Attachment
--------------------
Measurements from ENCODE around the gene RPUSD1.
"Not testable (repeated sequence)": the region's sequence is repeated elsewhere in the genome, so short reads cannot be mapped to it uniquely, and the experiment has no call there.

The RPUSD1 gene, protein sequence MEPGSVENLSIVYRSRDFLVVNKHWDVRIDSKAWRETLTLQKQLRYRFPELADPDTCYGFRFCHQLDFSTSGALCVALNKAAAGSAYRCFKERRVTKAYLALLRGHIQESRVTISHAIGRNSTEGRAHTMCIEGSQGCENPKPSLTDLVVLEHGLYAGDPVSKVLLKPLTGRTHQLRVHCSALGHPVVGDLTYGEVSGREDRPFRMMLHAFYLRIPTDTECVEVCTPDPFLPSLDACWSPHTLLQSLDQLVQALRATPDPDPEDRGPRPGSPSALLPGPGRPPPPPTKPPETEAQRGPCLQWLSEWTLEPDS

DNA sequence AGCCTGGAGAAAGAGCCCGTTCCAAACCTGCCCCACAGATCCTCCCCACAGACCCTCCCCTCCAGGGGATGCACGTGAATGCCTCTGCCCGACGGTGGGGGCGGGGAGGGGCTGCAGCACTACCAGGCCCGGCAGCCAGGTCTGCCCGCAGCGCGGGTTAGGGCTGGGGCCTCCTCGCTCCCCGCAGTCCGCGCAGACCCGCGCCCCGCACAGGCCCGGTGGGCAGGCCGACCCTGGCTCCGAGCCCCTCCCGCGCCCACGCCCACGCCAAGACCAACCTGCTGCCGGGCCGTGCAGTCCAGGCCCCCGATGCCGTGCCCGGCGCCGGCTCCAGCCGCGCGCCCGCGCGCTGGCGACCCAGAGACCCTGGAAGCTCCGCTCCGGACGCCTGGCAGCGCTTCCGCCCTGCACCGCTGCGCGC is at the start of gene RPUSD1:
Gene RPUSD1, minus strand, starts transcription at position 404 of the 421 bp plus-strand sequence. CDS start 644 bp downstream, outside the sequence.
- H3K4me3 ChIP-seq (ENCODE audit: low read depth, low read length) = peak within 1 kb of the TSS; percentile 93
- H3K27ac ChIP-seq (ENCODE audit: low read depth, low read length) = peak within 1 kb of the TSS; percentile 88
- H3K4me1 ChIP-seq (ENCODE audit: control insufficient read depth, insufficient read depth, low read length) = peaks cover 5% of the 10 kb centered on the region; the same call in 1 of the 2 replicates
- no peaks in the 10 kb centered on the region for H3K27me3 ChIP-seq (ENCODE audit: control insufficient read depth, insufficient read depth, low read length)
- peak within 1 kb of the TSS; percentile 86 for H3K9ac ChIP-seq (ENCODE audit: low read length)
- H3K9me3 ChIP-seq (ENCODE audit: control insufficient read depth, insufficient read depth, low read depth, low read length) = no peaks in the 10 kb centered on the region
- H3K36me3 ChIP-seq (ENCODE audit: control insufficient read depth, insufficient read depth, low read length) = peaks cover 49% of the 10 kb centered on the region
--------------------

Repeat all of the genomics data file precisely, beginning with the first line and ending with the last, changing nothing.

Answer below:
Measurements from ENCODE around the gene RPUSD1.
"Not testable (repeated sequence)": the region's sequence is repeated elsewhere in the genome, so short reads cannot be mapped to it uniquely, and the experiment has no call there.

The RPUSD1 gene, protein sequence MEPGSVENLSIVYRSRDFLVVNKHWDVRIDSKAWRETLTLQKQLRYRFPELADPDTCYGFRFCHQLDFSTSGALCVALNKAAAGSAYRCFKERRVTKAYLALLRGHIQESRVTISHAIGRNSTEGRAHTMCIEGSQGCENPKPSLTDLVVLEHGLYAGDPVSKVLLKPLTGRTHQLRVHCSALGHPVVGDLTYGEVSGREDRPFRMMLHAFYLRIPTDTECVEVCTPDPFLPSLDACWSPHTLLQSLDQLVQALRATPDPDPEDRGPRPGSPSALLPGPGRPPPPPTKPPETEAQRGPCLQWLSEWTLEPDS

DNA sequence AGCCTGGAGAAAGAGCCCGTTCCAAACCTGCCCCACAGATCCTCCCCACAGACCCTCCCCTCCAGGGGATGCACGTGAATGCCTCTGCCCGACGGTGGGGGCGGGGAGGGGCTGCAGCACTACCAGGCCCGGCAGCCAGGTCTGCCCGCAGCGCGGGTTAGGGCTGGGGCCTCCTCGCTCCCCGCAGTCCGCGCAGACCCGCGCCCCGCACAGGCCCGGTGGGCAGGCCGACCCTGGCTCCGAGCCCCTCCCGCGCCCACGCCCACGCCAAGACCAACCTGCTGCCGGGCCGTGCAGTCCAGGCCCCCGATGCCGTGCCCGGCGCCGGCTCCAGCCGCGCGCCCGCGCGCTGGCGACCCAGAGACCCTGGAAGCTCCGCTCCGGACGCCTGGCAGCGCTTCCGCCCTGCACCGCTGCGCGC is at the start of gene RPUSD1:
Gene RPUSD1, minus strand, starts transcription at position 404 of the 421 bp plus-strand sequence. CDS start 644 bp downstream, outside the sequence.
- H3K4me3 ChIP-seq (ENCODE audit: low read depth, low read length) = peak within 1 kb of the TSS; percentile 93
- H3K27ac ChIP-seq (ENCODE audit: low read depth, low read length) = peak within 1 kb of the TSS; percentile 88
- H3K4me1 ChIP-seq (ENCODE audit: control insufficient read depth, insufficient read depth, low read length) = peaks cover 5% of the 10 kb centered on the region; the same call in 1 of the 2 replicates
- no peaks in the 10 kb centered on the region for H3K27me3 ChIP-seq (ENCODE audit: control insufficient read depth, insufficient read depth, low read length)
- peak within 1 kb of the TSS; percentile 86 for H3K9ac ChIP-seq (ENCODE audit: low read length)
- H3K9me3 ChIP-seq (ENCODE audit: control insufficient read depth, insufficient read depth, low read depth, low read length) = no peaks in the 10 kb centered on the region
- H3K36me3 ChIP-seq (ENCODE audit: control insufficient read depth, insufficient read depth, low read length) = peaks cover 49% of the 10 kb centered on the region